Searching for the next King Lear: A critic shares his casting notes
In my recent critic’s notebook on the Shakespeare in the Park production of “King Lear” with John Lithgow, I listed the illustrious actors I’ve seen take on this fearsome role in the last 10 years.
Who would I like to see assume the challenge in the next 10?
For a long time my answer to the question, “Who should play Lear?” was assured: Morgan Freeman. But I can’t see Freeman putting himself through the wringer for a stage production at this point in his career, though perhaps he could be persuaded to show us his Lear if the right movie director came along with studio backing. (A critic can dream, no?)
Now that he has passed the fourscore mark, Alan Mandell shouldn’t be asked to perform this marathon eight times a week, but how about a staged reading for a Center Theatre Group or Geffen Playhouse benefit evening? His laser intelligence would renew the play even for an audience of dyed-in-the-wool theater professionals.
Mark Rylance, the greatest living Shakespearean actor, is an obvious choice, but not for another decade, please. I want to savor the anticipation.
Liam Neeson doesn’t have the Shakespearean chops but he has that combination of paternal fury and tenderness that is just what the role requires. His final act scene with Cordelia would no doubt be wrenching. I can hear him intoning in his trademark Irish purr: “No, no no, no! Come, let’s away to prison/We two alone will sing like birds i’th’cage/When thou dost ask me blessing, I’ll kneel down/And ask of thee forgiveness....”
Denzel Washington certainly has the regal bearing and authority. And he knows his way around iambic pentameter, having portrayed several Shakespearean heroes and antiheroes on stage and screen. Washington needs the right director to guide his titanic energy through this epic climb and also to ensure that the production is a theatrical, and not just a box-office juggernaut.
As an actor, Philip Seymour Hoffman had access to an unbounded rage as well as a reservoir of existential sorrow and remorse. He consequently had a great Lear in him. Had he lived, I have no doubt he would have done the role in his 50s. But I would have liked him to have had a longer career and would have advised him to hold out until he was collecting Social Security. Alas, real-life tragedy destroyed this possibility.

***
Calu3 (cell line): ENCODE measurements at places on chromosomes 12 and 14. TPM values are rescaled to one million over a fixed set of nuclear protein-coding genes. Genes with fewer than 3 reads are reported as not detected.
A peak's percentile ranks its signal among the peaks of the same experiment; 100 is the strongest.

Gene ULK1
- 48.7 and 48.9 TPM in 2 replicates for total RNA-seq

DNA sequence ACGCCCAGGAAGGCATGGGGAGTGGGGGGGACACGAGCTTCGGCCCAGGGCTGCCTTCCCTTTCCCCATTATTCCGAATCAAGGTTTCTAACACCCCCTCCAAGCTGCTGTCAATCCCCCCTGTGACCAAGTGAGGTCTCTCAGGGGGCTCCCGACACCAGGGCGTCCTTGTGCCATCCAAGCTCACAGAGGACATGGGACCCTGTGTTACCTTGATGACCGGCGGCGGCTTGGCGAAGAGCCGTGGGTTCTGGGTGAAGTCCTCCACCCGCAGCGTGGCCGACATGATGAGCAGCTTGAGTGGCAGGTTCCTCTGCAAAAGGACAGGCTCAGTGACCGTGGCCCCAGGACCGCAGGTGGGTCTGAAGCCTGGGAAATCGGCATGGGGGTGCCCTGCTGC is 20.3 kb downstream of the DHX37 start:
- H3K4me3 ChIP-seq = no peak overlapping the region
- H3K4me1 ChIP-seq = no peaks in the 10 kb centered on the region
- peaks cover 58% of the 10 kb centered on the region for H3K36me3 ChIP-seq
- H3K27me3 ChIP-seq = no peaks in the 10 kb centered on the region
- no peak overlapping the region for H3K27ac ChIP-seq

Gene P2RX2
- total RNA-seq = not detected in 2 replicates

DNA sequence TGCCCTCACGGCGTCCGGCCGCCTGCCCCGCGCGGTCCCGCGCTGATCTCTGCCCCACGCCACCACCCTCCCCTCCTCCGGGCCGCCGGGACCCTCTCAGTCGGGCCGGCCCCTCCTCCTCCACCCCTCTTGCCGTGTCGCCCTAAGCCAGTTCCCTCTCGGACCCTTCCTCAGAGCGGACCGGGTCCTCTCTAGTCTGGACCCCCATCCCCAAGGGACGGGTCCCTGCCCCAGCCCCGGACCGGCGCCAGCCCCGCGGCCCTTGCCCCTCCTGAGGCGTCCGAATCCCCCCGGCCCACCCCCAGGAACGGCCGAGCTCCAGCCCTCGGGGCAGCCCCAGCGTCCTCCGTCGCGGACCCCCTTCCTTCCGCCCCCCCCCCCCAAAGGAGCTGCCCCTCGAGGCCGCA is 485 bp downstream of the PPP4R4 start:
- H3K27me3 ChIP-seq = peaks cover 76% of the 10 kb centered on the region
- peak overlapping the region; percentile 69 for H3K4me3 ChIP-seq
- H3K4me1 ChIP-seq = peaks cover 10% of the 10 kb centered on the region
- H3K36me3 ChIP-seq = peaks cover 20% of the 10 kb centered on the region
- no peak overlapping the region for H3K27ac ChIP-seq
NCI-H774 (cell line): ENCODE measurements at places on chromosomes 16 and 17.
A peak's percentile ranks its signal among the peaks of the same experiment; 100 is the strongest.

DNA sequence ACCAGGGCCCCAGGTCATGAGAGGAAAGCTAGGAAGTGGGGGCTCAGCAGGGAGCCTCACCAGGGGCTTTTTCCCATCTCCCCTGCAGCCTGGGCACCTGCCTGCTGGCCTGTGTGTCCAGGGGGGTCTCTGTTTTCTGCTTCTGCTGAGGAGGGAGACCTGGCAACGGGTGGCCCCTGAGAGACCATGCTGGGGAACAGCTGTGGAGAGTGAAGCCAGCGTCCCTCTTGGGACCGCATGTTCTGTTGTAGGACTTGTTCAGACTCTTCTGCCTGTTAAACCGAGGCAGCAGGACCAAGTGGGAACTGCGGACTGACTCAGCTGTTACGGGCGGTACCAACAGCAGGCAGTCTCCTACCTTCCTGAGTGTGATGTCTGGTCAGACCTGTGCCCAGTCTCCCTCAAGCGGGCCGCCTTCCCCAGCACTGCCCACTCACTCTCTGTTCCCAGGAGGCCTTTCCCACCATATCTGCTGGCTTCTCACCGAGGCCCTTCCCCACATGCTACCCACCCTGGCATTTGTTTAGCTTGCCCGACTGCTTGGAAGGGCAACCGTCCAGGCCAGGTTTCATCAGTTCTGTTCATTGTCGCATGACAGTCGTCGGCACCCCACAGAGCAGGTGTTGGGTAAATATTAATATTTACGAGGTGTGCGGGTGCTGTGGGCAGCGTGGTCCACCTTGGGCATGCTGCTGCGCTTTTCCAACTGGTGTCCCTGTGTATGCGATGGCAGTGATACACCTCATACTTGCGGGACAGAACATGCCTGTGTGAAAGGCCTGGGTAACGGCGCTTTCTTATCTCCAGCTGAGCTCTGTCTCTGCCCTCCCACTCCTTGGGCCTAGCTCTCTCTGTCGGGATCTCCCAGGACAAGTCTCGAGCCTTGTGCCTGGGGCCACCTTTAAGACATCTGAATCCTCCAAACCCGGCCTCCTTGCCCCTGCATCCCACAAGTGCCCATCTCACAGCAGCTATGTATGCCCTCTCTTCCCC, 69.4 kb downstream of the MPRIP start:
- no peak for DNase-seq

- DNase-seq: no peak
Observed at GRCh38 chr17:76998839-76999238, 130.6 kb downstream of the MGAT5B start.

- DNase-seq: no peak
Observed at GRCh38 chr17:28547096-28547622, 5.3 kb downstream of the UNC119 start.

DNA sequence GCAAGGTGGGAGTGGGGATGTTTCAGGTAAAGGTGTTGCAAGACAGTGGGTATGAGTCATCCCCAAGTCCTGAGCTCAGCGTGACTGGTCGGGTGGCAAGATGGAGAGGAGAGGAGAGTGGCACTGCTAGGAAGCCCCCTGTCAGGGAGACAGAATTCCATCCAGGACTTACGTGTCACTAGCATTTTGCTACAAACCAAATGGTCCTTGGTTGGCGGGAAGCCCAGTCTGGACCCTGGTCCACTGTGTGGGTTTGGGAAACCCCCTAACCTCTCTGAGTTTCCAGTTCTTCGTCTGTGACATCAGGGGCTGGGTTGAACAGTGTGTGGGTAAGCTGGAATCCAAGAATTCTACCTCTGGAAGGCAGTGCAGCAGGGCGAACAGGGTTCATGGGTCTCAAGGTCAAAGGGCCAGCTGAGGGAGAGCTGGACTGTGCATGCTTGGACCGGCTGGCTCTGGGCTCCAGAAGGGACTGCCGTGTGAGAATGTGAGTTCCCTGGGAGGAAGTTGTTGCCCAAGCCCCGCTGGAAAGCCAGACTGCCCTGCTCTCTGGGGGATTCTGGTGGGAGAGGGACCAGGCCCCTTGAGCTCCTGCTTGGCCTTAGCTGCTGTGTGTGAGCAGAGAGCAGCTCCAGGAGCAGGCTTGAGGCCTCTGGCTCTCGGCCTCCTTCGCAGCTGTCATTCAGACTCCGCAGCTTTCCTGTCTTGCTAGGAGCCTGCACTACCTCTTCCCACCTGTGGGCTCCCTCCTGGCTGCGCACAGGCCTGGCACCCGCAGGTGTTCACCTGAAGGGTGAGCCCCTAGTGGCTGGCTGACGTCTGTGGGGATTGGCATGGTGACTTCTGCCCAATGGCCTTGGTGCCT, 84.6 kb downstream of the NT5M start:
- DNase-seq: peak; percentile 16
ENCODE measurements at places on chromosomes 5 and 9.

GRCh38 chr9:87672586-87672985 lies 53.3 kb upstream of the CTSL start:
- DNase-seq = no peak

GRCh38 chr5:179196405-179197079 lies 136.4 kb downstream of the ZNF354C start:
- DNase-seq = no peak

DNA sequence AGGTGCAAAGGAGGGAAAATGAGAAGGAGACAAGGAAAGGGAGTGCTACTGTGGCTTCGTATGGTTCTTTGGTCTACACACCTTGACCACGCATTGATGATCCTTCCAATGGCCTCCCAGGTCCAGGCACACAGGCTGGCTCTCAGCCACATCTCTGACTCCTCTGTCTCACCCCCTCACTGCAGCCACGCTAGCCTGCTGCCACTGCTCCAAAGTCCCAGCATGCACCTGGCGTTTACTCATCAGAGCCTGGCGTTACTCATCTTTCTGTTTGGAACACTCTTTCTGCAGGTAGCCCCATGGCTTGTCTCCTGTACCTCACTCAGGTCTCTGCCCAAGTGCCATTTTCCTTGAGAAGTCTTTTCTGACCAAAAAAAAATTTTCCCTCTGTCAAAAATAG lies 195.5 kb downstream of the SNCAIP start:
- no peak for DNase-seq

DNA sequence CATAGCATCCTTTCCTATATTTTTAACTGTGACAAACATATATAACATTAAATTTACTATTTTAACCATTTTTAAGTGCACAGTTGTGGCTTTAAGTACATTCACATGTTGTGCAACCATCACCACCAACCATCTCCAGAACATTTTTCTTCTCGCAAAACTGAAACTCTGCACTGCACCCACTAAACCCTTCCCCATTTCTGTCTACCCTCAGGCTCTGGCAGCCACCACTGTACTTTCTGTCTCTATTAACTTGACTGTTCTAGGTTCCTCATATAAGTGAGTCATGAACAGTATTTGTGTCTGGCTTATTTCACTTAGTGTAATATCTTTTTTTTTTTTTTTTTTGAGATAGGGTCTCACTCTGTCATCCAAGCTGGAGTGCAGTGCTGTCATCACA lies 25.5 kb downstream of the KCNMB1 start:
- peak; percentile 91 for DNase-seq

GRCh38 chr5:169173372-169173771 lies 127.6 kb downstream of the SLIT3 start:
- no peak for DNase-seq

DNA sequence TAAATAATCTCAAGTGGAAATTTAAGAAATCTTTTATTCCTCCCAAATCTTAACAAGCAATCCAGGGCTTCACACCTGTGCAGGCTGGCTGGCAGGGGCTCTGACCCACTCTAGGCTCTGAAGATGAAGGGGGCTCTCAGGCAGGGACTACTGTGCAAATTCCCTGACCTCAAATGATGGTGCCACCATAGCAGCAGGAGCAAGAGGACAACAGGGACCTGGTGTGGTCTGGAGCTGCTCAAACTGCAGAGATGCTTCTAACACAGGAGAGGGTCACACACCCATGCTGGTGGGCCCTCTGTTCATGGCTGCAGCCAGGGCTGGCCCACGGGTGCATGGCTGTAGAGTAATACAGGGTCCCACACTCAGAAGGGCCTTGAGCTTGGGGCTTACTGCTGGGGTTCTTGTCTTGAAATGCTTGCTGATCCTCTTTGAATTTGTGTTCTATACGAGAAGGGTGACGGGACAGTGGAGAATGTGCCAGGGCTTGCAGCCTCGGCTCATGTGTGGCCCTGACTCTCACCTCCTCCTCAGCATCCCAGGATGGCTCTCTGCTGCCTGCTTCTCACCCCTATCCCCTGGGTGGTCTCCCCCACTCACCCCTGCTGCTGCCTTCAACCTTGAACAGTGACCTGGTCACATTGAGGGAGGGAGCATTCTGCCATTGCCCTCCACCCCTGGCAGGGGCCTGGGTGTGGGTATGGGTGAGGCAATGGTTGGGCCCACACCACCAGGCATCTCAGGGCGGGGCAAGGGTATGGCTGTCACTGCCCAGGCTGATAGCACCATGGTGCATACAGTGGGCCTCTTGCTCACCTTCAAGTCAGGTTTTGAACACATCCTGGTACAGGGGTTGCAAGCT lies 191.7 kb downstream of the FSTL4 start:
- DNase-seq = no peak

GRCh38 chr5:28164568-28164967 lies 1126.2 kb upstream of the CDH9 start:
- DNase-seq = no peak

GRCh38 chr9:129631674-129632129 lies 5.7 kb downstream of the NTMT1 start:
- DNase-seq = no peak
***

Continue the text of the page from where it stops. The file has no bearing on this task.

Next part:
Al Pacino would either be the greatest Lear in recent memory or the most embarrassing. Actually, he could very well be both at the same time. Still, who wouldn’t relish the chance to see this flamboyant monarch bask in the flattery of his scheming daughters while railing at his favorite for withholding the words he aches to hear pass from her lips?
I happen to think comic actors can often surprise us with their tragic authenticity. Nathan Lane is hardly just a comic actor, but I think many would consider him first for the Fool. Yet Lane told me that playing Hickey in Robert Falls’ production of Eugene O’Neill’s “The Iceman Cometh” (no Neil Simon joke-fest) was the highpoint of his theatrical life. Lane needs another decade and a couple of Elizabethan-Jacobean steppingstones, but I wouldn’t count him out.
Let me conclude with another comedy curveball: Eddie Izzard. Once known for his transvestite stand-up, Izzard has matured into a dramatic actor of sneaky depth and originality. Lear requires a modern actor to ascend in his imagination to an overwhelming reality without the banister of realism. Who better than a performer able to conjure entire universes with just his wit onstage? Izzard isn’t yet ripe, but I have a hunch he will be when those dresses no longer hang as fetchingly as they once did and a wonky knee makes those high-heel boots a physical impossibility.
Now who is the Lear of your dreams?
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